Sunday, May 13, 2012


... and then she was gone.

This past Friday, I spent the entire morning working with students prepare their portfolios for the communal portfolio grading that we do with Basic Writing students (these are folks who were placed in developmental English and they are trying to get to ENG 101, a requirement for most degree programs).  Let me just say that working with this particular group of students is often challenging but rewarding in a way that is different than my college level students.  Basic Writing students come to the class with all kinds of "problems" -- most centered around the fact that they have struggled in school before coming to SWIC.  But the cool advantage is that I get to witness huge leaps forward with this group of students.  I honestly believe a part of my job is to motivate students to grasp their educational opportunities (and so many of them come from family backgrounds where this has not been an important value).  While students in any class that I teach can make significant progress, there is something "different" about what happens in Basic Writing.  Many students realize for the first time in their lives that they are, in fact, students.  And it's this realization that makes my job one of the best ones in the entire world.

This past semester has been hard.  I recognize that I say this same statement at the end of almost every semester but this last one was seriously challenging.  From a personal perspective, I am still struggling with hot flashes and gas (leftovers from the hysterectomy) and feeling like I am the worst dissertation writer on this planet.  I  come home from teaching with no motivation to write.  I haven't been able to shake any of the weight I have gained in the past year.  I know that number on the scale doesn't define who I am but ... I still struggle with it.  From a professional perspective, I have had "issues" with students in all of my classes this term; it's like every class had that one person who couldn't stand me and exhibited an attitude that made teaching (and learning) hard.  Also -- this semester saw the end of our honors program so I was feeling emotionally drained from that as well and it felt like all semester I was running a few days behind myself as far as planning, reading, and evaluating.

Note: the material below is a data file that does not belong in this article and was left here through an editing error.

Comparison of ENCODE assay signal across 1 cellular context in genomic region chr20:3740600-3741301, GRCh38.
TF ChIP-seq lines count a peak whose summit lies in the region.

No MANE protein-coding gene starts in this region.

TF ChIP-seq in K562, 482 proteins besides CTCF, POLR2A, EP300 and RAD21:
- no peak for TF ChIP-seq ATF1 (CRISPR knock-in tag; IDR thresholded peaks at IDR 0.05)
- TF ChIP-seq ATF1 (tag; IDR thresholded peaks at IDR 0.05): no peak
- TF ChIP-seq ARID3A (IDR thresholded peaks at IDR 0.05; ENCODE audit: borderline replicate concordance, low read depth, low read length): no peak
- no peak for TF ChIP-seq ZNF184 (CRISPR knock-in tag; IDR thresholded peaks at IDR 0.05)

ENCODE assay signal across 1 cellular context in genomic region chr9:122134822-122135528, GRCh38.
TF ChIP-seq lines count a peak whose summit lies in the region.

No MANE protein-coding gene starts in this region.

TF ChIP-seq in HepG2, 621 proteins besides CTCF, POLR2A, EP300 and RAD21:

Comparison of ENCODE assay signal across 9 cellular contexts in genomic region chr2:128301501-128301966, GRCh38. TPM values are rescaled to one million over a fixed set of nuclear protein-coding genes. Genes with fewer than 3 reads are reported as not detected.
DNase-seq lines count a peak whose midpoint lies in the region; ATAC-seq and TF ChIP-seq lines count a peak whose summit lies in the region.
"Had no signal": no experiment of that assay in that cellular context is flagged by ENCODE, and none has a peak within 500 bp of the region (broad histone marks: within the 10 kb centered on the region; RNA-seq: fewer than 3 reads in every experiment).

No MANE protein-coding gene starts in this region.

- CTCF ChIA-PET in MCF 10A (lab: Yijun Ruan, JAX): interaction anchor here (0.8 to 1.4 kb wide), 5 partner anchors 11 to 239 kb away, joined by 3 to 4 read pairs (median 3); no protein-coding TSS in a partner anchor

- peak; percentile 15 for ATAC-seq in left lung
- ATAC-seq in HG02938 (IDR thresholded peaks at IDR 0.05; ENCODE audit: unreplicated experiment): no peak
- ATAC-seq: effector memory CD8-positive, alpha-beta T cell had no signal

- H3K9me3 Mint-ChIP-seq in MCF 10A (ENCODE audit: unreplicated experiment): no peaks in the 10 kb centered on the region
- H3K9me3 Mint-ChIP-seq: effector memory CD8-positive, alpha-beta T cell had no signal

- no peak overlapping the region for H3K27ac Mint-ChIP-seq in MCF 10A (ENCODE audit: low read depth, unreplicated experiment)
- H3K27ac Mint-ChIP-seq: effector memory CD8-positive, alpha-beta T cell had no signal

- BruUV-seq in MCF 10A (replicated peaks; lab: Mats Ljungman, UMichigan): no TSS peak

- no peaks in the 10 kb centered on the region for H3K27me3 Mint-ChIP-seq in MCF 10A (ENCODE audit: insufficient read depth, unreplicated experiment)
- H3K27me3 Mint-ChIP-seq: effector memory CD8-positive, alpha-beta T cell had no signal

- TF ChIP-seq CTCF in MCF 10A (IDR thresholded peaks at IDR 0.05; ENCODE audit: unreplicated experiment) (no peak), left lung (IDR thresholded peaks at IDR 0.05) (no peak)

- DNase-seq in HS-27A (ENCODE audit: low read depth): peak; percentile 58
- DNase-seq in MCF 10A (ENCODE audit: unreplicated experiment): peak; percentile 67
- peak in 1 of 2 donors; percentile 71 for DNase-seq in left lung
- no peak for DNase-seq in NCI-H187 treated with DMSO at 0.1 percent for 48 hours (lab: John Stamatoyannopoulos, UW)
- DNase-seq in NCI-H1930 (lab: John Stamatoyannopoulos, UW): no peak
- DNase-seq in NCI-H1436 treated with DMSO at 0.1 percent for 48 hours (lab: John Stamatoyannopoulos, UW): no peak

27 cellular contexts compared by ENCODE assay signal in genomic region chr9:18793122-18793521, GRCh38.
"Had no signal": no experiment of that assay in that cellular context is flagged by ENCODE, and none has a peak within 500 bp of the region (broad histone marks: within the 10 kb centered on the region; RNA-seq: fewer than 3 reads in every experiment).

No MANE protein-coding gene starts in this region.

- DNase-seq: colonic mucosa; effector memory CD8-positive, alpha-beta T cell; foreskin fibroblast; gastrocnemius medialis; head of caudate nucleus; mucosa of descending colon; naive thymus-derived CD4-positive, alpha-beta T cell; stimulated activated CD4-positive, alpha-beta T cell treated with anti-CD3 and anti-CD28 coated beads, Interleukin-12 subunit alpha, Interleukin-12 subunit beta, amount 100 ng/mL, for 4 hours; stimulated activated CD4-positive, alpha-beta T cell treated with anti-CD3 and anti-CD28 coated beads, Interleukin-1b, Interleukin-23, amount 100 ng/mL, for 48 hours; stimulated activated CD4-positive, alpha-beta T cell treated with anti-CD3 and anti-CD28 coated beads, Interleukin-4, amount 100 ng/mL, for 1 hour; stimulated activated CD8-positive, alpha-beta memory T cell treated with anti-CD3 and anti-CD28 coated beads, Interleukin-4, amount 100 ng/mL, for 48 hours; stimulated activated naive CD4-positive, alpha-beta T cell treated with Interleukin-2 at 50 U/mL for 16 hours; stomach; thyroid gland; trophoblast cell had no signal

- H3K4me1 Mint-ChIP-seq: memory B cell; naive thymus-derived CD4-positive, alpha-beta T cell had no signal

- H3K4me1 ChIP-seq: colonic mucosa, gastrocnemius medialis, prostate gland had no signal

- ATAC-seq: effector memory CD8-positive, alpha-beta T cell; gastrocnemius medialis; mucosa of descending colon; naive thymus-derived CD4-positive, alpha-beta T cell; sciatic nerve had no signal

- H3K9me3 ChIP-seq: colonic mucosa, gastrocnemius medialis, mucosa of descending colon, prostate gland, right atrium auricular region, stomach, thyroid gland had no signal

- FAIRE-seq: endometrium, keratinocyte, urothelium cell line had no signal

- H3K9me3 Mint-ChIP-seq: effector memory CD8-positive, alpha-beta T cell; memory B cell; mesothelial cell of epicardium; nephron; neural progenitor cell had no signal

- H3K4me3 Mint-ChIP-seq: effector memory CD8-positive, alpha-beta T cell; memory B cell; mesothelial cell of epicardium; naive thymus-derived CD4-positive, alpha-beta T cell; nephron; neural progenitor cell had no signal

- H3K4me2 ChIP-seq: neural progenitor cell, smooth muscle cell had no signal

One of the students I worked with this semester was Krystal.  She came to SWIC after attending a for- profit school in which she was not able to obtain secure employment after completing her studies. Krystal decided that she wanted to be a registered nurse.  In the cover letter she recently wrote for her portfolio assessment, she said, "I know I have a long way to get my degree; still I'm anxious to get there."  (and notice how she used a semi-colon there? -- one editing skill we worked on this semester was eliminating periods and using alternative sentence boundary marks!).

This past Friday, Krystal came to my office to turn in her portfolio (which would be assessed on Saturday, the next day).  Krystal was super excited about her chances of being placed into ENG 101.  I can't tell you how many times she was in my office over the last 16 weeks.  As she noted in her cover letter, "I am looking forward to going into my next English class ... I feel that I can be specific and organize all my thoughts together as a good writer should."  Krystal asked me to reread her cover letter one more time and we sat there and chatted about some minor changes.  As she was leaving, she turned around and commented, "I hope you will be here early on Monday morning.  I want to be one of the first people in your office to find out how I did!"  She waved her hand at me and then she was gone.

Krystal died in a car accident at 3 AM on Saturday morning, leaving her three year old daughter motherless and her friends and family shocked and sad.  In one of the essays she included in her portfolio, Krystal ended with the following comment: "The inspiring affirmations I have hung up in my bedroom give me hope that I can make it and conquer all my dreams."  I am so sad that Krystal will not be able to live out those words.  I know she meant what she said -- and I know that she would have done just that.

I'm just not sure how I will react tomorrow morning when I walk into my office and Krystal is not there to pick up her portfolio in which one one of the readers remarked, "Clearly 101 level.  You are a strong writer and organize your essays well.  Good luck with your future academic goals!"

I miss her.

1 comment:

  1. I'm sorry you lost a friend. We get so consumed with this cancer thing and how it's taking away people we know and sometimes we forget how dangerous the world can be. I'm sad for you...